Google Strikes Deal With Hospital Chain To Develop Healthcare Algorithms

Google and national hospital chain HCA Healthcare have struck a deal to develop healthcare algorithms using patient records, the latest foray by a tech giant into the $3 trillion healthcare sector.HCA, which operates across about 2,000 locations in 21 states, would consolidate and store with Google data from digital health records and internet-connected medical devices under the multiyear agreement. Google and HCA engineers will work to develop algorithms to help improve operating efficiency, monitor patients and guide doctors’ decisions, according to the companies.

Gene therapy, High Tech Goggles Restore Some Vision To Blind People

In a paper published Monday in the journal Nature Medicine, researchers working with the Paris-based company GenSight Biologics reported that a 58-year-old man who was diagnosed with retinitis pigmentosa 40 years ago was able to locate objects placed on a table after receiving an experimental therapy. And New York City-based company Bionic Sight announced in March that four blind people in an early-stage clinical trial are now able to detect light and motion after undergoing a similar treatment. Those results haven’t yet been published. The patients all had advanced cases of retinitis pigmentosa, which affects more than two million people world-wide. All underwent optogenetic therapy, in which an injection is used to deliver a gene into the eye to boost the light sensitivity of certain cells in the retina, a layer of tissue at the back of the eye. The companies are developing high-tech goggles that process and amplify light in a way that boosts the cells’ ability to send electrical signals to the brain.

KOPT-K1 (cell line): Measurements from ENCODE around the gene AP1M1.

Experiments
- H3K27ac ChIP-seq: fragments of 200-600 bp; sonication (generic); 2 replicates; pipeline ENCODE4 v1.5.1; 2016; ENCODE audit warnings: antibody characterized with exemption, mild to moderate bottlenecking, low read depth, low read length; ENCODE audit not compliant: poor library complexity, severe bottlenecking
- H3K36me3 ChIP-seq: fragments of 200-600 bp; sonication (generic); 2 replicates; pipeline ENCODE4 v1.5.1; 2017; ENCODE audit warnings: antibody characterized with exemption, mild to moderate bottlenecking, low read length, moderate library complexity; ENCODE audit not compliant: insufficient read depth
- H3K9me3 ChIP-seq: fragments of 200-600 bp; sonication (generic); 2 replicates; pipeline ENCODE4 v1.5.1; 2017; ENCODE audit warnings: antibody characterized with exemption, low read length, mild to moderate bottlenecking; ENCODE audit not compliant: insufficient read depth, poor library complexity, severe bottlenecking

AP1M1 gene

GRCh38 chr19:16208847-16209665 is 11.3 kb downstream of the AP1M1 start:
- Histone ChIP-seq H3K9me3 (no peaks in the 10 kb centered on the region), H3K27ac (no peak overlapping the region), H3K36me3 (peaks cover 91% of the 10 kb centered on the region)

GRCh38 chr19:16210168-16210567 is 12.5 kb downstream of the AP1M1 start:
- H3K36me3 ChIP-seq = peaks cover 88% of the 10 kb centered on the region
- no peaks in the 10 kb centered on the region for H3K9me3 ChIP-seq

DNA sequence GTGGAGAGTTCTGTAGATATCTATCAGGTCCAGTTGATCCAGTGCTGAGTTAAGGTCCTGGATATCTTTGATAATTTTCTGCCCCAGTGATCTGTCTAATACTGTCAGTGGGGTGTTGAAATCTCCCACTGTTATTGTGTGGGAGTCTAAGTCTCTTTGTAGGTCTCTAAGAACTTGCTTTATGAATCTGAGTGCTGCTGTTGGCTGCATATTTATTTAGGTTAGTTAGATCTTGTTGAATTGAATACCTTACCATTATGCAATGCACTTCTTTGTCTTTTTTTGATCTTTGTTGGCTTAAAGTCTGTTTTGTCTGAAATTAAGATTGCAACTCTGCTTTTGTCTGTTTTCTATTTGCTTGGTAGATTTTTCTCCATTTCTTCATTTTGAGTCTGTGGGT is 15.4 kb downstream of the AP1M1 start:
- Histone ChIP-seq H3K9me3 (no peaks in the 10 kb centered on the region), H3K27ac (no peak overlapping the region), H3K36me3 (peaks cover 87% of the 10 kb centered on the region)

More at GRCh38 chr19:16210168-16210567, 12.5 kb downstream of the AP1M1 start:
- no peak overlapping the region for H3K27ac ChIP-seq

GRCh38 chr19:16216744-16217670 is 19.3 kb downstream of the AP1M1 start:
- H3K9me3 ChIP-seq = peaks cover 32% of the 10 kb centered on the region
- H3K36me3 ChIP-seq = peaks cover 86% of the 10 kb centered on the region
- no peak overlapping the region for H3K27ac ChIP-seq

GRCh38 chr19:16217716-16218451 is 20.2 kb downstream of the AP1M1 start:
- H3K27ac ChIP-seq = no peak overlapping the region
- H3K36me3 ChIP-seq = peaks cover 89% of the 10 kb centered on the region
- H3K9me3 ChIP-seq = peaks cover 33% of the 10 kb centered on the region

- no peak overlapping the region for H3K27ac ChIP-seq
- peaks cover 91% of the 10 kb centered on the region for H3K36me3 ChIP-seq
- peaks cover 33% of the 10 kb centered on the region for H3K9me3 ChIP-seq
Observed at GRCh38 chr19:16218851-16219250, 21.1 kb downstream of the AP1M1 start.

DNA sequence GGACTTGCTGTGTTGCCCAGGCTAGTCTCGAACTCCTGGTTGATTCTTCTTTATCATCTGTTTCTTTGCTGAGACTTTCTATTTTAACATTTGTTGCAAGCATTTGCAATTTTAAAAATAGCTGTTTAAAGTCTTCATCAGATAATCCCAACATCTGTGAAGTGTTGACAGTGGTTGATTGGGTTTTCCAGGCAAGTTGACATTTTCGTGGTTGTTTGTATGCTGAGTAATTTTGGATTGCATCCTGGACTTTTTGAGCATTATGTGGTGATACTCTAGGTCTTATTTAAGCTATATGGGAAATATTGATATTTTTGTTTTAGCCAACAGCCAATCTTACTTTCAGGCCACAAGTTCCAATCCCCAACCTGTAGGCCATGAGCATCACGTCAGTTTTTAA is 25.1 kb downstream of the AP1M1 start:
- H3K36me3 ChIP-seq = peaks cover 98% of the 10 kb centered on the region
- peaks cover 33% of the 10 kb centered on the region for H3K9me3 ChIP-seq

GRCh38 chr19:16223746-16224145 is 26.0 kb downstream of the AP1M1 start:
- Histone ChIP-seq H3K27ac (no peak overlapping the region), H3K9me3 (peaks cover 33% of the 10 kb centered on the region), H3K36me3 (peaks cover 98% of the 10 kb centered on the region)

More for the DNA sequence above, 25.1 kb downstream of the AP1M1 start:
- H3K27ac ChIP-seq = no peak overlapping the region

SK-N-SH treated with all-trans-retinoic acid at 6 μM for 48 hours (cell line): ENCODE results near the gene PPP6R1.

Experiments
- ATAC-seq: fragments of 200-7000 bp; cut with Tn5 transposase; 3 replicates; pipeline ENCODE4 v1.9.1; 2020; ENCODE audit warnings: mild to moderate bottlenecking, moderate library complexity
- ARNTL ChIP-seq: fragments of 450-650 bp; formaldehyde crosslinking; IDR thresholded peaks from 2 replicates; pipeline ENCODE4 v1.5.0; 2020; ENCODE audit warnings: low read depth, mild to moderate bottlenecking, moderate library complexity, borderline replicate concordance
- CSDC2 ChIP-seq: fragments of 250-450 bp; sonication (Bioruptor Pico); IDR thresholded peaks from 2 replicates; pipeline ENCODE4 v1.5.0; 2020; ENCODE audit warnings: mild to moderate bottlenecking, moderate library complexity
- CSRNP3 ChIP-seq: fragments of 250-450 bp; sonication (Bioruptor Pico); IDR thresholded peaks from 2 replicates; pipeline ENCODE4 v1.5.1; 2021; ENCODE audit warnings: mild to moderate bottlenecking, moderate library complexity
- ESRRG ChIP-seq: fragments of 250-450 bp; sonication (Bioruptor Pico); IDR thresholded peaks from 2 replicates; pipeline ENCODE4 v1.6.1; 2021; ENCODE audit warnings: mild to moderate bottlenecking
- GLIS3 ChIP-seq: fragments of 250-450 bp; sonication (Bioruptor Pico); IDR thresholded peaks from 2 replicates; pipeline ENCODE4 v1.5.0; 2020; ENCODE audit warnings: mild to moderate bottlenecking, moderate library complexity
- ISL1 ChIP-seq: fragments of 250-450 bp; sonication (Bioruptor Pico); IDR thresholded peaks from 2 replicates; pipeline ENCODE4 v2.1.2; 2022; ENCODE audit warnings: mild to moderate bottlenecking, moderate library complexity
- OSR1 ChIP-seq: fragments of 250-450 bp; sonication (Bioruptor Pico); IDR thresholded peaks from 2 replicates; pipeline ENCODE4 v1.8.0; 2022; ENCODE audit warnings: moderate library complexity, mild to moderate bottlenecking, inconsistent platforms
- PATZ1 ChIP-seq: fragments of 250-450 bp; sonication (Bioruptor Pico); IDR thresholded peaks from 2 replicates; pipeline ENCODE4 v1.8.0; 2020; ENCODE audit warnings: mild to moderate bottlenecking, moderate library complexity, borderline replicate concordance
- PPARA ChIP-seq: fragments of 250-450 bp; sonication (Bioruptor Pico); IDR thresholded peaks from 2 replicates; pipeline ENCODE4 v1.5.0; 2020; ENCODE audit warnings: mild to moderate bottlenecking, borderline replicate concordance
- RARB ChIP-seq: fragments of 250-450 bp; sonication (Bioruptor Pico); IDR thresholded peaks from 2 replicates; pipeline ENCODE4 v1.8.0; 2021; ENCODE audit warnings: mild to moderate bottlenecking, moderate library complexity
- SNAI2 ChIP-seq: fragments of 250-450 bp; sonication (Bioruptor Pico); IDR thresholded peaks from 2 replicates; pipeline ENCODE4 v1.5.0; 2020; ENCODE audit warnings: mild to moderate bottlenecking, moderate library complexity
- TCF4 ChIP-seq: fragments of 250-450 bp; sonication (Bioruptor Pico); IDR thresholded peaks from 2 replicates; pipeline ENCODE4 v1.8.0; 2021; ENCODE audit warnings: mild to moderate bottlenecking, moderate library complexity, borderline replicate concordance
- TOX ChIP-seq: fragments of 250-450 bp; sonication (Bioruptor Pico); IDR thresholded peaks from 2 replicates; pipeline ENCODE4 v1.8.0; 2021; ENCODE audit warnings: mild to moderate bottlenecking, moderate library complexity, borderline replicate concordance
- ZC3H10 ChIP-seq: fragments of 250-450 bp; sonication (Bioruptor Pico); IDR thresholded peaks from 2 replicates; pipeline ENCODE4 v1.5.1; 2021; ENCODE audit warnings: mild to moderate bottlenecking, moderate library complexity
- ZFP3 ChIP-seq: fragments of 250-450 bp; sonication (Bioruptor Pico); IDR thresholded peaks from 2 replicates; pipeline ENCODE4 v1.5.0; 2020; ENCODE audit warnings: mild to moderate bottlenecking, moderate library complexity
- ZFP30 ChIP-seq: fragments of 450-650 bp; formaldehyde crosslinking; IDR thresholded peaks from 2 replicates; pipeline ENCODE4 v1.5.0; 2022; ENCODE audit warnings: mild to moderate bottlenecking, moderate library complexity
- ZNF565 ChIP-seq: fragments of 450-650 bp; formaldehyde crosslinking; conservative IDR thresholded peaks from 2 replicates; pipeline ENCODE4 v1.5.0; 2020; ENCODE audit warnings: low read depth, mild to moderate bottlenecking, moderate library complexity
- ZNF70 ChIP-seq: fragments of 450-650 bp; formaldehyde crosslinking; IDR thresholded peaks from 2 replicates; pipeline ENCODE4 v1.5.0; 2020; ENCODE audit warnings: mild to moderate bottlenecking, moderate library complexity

Google Aims For Commercial Grade Quantum Computer By 2029

Google plans to spend several billion dollars to build a quantum computer by 2029 that can perform large-scale business and scientific calculations without errors, Hartmut Neven, a distinguished scientist at Google who oversees the company’s Quantum AI program, told the Wall Street Journal.

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About the author

Jennifer L. Schenker

Jennifer L. Schenker, an award-winning journalist, has been covering the global tech industry from Europe since 1985, working full-time, at various points in her career for the Wall Street Journal Europe, Time Magazine, International Herald Tribune, Red Herring and BusinessWeek. She is currently the editor-in-chief of The Innovator, an English-language global publication about the digital transformation of business. Jennifer was voted one of the 50 most inspiring women in technology in Europe in 2015 and 2016 and was named by Forbes Magazine in 2018 as one of the 30 women leaders disrupting tech in France. She has been a World Economic Forum Tech Pioneers judge for 20 years. She lives in Paris and has dual U.S. and French citizenship.